From teaching college courses to hosting virtual dinners with family and friends, technology is playing a significant role in our lives right now. It’s how we work and learn, and how we are connecting with each other during a time when communities are instructed to stay at home to help slow the spread of the novel coronavirus.
In this episode of Michigan Minds, Thomas Finholt, Dean and Professor of Information at the U-M School of Information, explains the impact of videoconferencing, social media, and data collection during a global pandemic.
“One area of impact is definitely around the use of social media for conveying content and information, and bringing to fore the criticality of understanding what’s fact and verified and what’s rumor and speculation,” says Finholt.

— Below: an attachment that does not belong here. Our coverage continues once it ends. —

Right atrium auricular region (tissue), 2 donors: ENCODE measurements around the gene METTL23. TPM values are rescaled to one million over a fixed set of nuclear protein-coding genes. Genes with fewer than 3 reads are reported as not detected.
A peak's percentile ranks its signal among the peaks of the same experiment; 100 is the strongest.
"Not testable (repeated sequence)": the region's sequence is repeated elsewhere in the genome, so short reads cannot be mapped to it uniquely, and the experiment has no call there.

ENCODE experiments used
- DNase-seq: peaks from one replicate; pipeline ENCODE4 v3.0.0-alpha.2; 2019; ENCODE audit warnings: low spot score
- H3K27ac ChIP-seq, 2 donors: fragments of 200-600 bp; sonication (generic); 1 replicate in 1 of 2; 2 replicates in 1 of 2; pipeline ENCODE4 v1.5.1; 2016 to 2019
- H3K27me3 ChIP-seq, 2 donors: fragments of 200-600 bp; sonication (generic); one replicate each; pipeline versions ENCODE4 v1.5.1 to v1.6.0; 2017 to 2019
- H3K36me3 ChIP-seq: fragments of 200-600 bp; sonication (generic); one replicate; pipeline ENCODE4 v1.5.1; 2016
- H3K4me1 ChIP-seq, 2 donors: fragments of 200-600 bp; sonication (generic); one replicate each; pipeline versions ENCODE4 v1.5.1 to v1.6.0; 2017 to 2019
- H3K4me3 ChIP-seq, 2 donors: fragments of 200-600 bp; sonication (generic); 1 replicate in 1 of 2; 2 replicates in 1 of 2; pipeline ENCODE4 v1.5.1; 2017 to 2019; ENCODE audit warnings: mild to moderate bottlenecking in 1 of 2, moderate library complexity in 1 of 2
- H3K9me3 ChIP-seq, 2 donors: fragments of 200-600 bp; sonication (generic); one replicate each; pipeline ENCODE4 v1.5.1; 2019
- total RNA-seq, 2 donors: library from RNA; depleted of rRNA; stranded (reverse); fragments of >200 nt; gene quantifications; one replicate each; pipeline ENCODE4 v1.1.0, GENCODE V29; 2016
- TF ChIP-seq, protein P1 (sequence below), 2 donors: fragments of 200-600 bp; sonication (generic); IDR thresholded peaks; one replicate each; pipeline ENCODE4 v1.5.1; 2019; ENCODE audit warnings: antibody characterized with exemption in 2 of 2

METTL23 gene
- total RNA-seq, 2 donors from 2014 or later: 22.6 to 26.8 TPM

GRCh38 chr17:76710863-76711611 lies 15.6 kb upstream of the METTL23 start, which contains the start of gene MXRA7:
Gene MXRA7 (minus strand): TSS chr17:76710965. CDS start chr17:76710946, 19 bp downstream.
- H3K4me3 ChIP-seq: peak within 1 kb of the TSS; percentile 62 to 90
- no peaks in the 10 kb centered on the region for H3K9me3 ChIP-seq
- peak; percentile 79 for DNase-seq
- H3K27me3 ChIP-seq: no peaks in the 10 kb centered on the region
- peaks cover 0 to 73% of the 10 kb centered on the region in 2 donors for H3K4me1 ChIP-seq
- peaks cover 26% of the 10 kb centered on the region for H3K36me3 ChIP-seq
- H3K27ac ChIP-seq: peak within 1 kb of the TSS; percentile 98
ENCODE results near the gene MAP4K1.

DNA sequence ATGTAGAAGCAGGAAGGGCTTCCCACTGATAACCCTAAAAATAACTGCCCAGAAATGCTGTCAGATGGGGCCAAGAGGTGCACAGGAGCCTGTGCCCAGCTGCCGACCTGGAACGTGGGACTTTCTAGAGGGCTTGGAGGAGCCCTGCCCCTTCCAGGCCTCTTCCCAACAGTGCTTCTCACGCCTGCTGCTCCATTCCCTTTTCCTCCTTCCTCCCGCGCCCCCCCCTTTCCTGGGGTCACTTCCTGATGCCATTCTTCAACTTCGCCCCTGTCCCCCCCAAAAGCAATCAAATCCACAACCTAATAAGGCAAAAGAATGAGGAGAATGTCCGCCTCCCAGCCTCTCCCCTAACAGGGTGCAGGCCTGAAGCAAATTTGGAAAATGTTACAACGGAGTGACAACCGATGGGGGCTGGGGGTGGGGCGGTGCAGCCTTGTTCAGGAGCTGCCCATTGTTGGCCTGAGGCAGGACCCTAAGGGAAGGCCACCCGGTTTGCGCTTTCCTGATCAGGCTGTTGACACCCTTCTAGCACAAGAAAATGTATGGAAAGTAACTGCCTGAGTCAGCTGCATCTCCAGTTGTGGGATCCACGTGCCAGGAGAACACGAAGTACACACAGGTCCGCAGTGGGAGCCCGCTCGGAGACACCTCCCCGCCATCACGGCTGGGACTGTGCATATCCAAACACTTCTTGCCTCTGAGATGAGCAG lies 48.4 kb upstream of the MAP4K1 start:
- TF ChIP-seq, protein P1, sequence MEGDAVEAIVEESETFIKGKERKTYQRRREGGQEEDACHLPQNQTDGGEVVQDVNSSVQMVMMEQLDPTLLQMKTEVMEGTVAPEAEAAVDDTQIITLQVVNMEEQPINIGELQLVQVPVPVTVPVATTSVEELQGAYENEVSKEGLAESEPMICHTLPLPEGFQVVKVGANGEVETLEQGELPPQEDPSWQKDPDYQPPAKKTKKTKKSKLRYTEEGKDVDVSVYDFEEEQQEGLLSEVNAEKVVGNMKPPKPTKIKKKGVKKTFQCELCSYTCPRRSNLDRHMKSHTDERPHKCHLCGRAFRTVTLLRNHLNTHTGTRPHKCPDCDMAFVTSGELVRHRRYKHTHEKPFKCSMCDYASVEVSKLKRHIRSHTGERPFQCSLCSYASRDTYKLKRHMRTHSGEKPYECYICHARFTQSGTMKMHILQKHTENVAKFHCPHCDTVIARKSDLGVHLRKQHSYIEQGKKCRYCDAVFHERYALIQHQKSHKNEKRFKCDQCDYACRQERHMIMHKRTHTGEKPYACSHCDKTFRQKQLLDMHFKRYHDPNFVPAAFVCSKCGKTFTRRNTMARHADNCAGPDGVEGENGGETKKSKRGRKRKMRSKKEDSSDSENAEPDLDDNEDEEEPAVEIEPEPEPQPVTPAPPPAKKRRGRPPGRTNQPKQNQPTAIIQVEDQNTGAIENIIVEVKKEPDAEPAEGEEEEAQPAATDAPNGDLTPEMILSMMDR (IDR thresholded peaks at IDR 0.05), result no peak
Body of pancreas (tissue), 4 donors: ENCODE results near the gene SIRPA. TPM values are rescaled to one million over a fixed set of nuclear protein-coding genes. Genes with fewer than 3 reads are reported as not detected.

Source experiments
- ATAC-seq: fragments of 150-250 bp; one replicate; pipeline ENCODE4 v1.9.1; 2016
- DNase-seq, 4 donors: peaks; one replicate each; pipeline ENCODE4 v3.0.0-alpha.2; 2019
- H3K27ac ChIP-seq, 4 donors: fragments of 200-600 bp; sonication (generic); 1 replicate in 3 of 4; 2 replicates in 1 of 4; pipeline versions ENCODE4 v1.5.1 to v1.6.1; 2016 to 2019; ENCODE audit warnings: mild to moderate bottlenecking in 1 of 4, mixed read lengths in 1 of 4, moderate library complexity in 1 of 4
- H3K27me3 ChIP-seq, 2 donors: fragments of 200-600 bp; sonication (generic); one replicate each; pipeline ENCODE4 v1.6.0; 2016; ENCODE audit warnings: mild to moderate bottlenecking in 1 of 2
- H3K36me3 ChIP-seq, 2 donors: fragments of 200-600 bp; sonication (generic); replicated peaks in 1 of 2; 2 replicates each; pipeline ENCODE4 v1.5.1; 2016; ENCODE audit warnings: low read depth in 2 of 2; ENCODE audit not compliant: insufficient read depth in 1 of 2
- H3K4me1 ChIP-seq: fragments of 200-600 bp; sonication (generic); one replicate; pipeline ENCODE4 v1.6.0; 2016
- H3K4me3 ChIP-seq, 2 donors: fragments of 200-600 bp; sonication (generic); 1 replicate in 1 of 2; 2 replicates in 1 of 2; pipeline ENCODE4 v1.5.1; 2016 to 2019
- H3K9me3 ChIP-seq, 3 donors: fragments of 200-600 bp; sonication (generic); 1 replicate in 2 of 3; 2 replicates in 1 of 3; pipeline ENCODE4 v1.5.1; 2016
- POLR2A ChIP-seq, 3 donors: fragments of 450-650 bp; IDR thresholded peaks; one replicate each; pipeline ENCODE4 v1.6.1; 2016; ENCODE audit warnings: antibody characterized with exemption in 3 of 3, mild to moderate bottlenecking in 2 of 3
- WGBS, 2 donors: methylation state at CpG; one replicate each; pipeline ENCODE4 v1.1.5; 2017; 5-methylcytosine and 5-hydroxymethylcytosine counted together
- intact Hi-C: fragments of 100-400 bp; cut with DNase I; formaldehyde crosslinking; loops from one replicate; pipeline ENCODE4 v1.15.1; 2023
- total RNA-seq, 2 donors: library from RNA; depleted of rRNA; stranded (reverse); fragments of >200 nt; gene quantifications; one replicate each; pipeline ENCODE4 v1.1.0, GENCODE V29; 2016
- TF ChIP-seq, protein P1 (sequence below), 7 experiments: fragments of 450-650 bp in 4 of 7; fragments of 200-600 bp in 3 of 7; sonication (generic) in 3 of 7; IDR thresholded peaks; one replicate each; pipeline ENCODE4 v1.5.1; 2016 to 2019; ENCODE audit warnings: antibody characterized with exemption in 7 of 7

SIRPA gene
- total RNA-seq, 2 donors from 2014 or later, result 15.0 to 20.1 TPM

He cautions that social media is not a definitive source of information, counseling people to take everything they read “with a grain of salt” and encouraging them to pay close attention to what makes information authoritative.
“Social media is a way to connect with others, but it is also a way for unverified information to become rapidly disseminated, and perhaps in some cases, accepted as fact.”
The increased use of media modalities creates the possibilities for people to gather more data, Finholt says, adding that while these data were always collected for performance reasons, they are now being collected for a more informative use.
Listen to this episode of the Michigan Minds podcast to learn more.